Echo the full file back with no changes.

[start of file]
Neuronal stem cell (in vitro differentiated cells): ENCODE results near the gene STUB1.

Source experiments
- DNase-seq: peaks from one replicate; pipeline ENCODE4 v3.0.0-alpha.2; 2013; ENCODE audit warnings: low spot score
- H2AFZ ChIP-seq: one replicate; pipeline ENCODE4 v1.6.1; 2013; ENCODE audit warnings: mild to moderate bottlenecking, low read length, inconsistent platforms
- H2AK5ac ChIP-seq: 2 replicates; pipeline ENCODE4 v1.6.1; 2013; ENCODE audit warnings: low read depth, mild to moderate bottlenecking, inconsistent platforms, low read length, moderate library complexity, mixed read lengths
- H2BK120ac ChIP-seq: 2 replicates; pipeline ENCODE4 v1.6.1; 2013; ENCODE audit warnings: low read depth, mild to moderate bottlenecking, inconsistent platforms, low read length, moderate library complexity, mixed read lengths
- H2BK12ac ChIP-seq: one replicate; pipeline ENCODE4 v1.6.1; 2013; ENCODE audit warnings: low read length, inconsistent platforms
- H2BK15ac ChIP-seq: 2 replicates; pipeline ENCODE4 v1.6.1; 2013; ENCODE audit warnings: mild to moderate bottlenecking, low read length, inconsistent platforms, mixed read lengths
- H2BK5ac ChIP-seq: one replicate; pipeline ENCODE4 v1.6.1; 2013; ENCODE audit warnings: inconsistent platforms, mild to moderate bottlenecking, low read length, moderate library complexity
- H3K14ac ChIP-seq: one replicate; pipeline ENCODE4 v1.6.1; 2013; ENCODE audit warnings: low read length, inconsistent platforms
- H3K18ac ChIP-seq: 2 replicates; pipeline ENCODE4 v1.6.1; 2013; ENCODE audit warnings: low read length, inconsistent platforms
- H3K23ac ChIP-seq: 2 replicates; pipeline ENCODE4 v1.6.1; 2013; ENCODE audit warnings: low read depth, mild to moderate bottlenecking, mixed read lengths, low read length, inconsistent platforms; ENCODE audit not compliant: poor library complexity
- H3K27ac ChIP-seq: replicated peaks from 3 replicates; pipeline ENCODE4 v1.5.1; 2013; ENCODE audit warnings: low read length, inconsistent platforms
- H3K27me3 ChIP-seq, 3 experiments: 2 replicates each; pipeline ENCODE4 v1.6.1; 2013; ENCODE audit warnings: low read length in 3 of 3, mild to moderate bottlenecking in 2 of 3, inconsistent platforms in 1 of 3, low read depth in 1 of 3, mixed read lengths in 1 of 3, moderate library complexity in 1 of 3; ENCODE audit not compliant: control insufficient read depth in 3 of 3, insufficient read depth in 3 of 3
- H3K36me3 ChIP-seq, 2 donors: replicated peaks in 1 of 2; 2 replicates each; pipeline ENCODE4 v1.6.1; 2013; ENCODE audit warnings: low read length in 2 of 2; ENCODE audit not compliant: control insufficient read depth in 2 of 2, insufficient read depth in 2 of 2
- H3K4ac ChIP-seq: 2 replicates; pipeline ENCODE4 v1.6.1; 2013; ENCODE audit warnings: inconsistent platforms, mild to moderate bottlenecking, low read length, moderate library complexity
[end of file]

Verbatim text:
Neuronal stem cell (in vitro differentiated cells): ENCODE results near the gene STUB1.

Source experiments
- DNase-seq: peaks from one replicate; pipeline ENCODE4 v3.0.0-alpha.2; 2013; ENCODE audit warnings: low spot score
- H2AFZ ChIP-seq: one replicate; pipeline ENCODE4 v1.6.1; 2013; ENCODE audit warnings: mild to moderate bottlenecking, low read length, inconsistent platforms
- H2AK5ac ChIP-seq: 2 replicates; pipeline ENCODE4 v1.6.1; 2013; ENCODE audit warnings: low read depth, mild to moderate bottlenecking, inconsistent platforms, low read length, moderate library complexity, mixed read lengths
- H2BK120ac ChIP-seq: 2 replicates; pipeline ENCODE4 v1.6.1; 2013; ENCODE audit warnings: low read depth, mild to moderate bottlenecking, inconsistent platforms, low read length, moderate library complexity, mixed read lengths
- H2BK12ac ChIP-seq: one replicate; pipeline ENCODE4 v1.6.1; 2013; ENCODE audit warnings: low read length, inconsistent platforms
- H2BK15ac ChIP-seq: 2 replicates; pipeline ENCODE4 v1.6.1; 2013; ENCODE audit warnings: mild to moderate bottlenecking, low read length, inconsistent platforms, mixed read lengths
- H2BK5ac ChIP-seq: one replicate; pipeline ENCODE4 v1.6.1; 2013; ENCODE audit warnings: inconsistent platforms, mild to moderate bottlenecking, low read length, moderate library complexity
- H3K14ac ChIP-seq: one replicate; pipeline ENCODE4 v1.6.1; 2013; ENCODE audit warnings: low read length, inconsistent platforms
- H3K18ac ChIP-seq: 2 replicates; pipeline ENCODE4 v1.6.1; 2013; ENCODE audit warnings: low read length, inconsistent platforms
- H3K23ac ChIP-seq: 2 replicates; pipeline ENCODE4 v1.6.1; 2013; ENCODE audit warnings: low read depth, mild to moderate bottlenecking, mixed read lengths, low read length, inconsistent platforms; ENCODE audit not compliant: poor library complexity
- H3K27ac ChIP-seq: replicated peaks from 3 replicates; pipeline ENCODE4 v1.5.1; 2013; ENCODE audit warnings: low read length, inconsistent platforms
- H3K27me3 ChIP-seq, 3 experiments: 2 replicates each; pipeline ENCODE4 v1.6.1; 2013; ENCODE audit warnings: low read length in 3 of 3, mild to moderate bottlenecking in 2 of 3, inconsistent platforms in 1 of 3, low read depth in 1 of 3, mixed read lengths in 1 of 3, moderate library complexity in 1 of 3; ENCODE audit not compliant: control insufficient read depth in 3 of 3, insufficient read depth in 3 of 3
- H3K36me3 ChIP-seq, 2 donors: replicated peaks in 1 of 2; 2 replicates each; pipeline ENCODE4 v1.6.1; 2013; ENCODE audit warnings: low read length in 2 of 2; ENCODE audit not compliant: control insufficient read depth in 2 of 2, insufficient read depth in 2 of 2
- H3K4ac ChIP-seq: 2 replicates; pipeline ENCODE4 v1.6.1; 2013; ENCODE audit warnings: inconsistent platforms, mild to moderate bottlenecking, low read length, moderate library complexity